Meet This Week's Faces in Preservation

Posted on: December 23rd, 2008 by Jason Clement

This week, Faces in Preservation is back with a look at preservation movers and shakers who are leading by example through innovative transportation programs and policies.

Arlyne Reichert
She's known as the "Bridge Lady" on the streets of her hometown and in the country's leading circles of preservationists and historians. Read how Arlyne Reichert's love for the Historic 10th Street Bridge in Great Falls, Montana, has not only made her famous, but evolved into a model case study about the intersection of preservation and transportation policy. >> Read More

Joe Morris
As director of city planning for Salisbury, North Carolina, Joe Morris knows firsthand how transportation enhancements funds can spark the transformation of an entire neighborhood. From a historic train depot to a newly refurbished entertainment district, Morris has used federal transportation grants to enhance the quality of life for Salisbury’s 30,000 residents. >> Read More

Rose Rohr
Adaptive reuse definitely comes with its fair share of challenges, but what happens when the project calls for refurbishing and then airlifting a century-old bridge to a new home that is some 15 miles upstream from its original location? If it sounds impossible, you haven't been to Hale, Iowa, or heard Rose Rohr's story. >> Read More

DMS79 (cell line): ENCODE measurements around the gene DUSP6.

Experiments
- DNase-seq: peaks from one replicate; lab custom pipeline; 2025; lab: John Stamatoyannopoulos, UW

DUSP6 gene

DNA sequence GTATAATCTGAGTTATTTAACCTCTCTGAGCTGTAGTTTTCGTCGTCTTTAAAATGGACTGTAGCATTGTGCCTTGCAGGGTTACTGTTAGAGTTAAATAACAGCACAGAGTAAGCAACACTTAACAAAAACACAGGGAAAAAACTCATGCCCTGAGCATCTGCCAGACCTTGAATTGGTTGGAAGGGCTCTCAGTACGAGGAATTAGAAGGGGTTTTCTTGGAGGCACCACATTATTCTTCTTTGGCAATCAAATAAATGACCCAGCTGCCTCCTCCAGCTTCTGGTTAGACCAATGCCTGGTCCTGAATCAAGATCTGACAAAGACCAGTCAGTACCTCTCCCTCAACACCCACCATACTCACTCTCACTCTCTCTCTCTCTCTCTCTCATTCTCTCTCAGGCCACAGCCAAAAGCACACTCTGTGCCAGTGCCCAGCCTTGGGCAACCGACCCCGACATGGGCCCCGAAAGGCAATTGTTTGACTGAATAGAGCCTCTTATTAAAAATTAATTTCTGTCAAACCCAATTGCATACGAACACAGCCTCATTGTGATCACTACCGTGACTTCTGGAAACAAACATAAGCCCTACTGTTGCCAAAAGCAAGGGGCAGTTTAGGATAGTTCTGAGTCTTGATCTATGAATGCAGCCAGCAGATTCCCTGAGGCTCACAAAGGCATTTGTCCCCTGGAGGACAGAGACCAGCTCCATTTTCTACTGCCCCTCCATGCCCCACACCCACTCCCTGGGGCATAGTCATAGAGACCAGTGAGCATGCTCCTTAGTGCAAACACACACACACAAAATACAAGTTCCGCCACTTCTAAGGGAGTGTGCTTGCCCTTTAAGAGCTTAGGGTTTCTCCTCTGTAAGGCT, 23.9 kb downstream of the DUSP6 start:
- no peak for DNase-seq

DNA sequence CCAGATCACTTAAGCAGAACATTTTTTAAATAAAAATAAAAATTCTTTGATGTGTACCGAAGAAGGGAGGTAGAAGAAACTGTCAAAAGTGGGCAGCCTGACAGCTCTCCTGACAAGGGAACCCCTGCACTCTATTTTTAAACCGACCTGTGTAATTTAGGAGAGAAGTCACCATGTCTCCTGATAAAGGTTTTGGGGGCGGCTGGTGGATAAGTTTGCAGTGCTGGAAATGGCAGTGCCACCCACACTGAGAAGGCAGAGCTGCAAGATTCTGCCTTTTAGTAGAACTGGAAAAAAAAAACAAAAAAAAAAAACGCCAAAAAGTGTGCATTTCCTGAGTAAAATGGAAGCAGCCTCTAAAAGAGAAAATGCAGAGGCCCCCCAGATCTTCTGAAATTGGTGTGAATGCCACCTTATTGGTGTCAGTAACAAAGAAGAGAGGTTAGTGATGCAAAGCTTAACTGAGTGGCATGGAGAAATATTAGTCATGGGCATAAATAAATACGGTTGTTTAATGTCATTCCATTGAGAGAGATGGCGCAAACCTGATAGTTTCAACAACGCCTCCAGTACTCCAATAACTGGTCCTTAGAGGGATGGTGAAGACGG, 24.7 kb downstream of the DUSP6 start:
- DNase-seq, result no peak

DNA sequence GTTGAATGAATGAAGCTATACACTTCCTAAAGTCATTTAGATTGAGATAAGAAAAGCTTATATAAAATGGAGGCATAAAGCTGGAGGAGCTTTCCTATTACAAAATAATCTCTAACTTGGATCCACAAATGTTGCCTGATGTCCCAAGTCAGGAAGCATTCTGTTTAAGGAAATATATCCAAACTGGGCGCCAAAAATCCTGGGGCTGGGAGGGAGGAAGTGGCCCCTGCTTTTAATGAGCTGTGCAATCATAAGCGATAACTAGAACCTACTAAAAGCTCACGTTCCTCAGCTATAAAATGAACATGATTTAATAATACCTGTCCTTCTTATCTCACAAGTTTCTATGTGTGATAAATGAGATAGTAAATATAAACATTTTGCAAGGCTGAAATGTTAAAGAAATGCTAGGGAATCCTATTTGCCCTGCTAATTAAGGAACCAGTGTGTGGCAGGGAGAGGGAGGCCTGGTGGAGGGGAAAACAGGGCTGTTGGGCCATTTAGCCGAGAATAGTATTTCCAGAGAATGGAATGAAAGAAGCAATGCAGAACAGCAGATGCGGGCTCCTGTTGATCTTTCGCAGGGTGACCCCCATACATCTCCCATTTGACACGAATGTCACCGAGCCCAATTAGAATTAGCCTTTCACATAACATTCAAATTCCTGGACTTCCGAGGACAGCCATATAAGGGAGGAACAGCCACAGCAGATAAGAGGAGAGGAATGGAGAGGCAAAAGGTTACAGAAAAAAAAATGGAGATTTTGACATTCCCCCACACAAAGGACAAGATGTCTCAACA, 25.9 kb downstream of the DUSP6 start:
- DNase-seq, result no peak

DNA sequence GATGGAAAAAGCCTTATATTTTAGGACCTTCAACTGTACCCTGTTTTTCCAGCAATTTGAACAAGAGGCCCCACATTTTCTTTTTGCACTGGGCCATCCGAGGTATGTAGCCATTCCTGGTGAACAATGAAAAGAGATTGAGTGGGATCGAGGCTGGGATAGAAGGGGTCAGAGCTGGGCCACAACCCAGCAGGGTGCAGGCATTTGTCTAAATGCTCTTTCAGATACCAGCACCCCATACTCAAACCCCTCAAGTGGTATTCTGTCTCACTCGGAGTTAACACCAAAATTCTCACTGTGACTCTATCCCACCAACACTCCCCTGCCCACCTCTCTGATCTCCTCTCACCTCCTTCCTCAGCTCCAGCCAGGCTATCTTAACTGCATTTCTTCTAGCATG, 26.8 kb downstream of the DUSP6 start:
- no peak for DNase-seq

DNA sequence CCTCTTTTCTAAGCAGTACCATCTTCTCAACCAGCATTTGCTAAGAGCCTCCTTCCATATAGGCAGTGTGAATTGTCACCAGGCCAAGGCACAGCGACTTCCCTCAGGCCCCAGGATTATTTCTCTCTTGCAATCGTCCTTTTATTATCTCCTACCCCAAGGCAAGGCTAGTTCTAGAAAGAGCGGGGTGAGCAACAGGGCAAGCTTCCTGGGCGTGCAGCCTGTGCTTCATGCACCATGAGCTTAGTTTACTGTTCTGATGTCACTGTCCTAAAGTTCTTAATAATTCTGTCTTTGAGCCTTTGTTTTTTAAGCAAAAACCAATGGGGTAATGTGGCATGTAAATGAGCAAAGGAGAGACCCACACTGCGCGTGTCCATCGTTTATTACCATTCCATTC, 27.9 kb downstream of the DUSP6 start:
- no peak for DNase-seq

Intended to supplement our policy platform for President-Elect Barack Obama, Faces in Preservation is a weekly showcase of preservationists who are amazing examples of the kind of work we are hoping to see more of in the future. Stay tuned as we continue to explore new fields and new faces in the days leading up to the Inauguration.

The National Trust for Historic Preservation works to save America's historic places. Join us today to help protect the places that matter to you.

Jason Clement

Jason Clement

Jason Lloyd Clement is the director of community outreach at the National Trust, which is really just a fancy way of saying he’s a professional place lover. For him, any day that involves a bike, a camera, and a gritty historic neighborhood is basically the best day ever.